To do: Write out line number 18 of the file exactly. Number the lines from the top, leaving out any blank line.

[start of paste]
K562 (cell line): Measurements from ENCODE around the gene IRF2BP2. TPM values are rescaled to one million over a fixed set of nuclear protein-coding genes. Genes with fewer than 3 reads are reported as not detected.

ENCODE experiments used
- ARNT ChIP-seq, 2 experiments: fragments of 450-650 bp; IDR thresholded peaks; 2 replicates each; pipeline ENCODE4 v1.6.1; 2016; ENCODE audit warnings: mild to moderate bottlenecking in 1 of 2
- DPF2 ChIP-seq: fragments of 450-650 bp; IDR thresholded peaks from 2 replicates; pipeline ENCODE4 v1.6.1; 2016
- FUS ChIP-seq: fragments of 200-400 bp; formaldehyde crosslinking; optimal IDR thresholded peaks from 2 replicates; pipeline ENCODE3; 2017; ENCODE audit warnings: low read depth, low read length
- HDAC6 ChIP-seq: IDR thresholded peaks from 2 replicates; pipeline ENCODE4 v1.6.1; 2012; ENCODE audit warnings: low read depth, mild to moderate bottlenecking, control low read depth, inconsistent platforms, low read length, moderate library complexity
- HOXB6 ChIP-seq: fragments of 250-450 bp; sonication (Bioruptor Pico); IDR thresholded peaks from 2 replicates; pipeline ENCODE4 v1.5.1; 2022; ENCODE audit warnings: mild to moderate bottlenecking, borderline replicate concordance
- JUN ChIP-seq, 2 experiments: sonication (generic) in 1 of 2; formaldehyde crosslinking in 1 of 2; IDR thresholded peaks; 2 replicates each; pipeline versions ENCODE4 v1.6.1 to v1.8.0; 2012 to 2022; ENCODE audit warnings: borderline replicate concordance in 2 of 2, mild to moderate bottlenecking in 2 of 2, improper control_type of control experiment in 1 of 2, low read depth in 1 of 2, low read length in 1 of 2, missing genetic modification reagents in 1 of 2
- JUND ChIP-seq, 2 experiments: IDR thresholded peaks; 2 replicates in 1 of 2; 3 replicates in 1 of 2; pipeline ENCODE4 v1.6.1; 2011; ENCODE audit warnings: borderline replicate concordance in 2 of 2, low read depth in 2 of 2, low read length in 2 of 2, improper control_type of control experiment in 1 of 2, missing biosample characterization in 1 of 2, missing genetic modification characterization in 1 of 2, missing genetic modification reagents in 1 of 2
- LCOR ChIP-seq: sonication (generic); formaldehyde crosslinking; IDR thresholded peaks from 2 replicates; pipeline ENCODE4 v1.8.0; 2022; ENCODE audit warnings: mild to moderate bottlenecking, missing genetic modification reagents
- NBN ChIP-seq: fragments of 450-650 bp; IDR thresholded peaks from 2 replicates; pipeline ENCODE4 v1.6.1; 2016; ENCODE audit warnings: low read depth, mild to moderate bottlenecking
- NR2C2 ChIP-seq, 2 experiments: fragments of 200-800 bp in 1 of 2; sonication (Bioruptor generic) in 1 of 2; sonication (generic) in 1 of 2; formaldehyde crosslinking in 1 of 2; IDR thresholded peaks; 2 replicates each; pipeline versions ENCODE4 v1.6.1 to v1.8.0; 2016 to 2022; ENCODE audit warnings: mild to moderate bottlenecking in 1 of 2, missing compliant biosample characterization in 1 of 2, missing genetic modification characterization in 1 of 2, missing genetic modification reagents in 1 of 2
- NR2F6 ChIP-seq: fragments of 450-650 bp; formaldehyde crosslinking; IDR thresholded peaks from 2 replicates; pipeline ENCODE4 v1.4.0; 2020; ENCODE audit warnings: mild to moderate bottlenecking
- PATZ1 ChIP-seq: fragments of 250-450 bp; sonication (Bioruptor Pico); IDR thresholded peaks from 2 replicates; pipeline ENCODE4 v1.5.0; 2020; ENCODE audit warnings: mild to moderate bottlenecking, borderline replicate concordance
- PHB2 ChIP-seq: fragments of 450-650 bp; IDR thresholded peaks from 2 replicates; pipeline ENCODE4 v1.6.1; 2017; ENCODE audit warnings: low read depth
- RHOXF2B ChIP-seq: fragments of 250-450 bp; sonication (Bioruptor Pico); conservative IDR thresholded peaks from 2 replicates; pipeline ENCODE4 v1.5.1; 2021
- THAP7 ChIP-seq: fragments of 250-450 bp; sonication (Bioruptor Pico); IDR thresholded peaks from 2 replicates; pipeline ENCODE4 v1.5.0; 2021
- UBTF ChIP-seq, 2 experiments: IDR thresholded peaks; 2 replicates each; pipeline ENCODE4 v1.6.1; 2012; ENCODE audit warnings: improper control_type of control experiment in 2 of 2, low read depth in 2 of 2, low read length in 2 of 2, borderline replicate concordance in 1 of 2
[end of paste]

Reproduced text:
- UBTF ChIP-seq, 2 experiments: IDR thresholded peaks; 2 replicates each; pipeline ENCODE4 v1.6.1; 2012; ENCODE audit warnings: improper control_type of control experiment in 2 of 2, low read depth in 2 of 2, low read length in 2 of 2, borderline replicate concordance in 1 of 2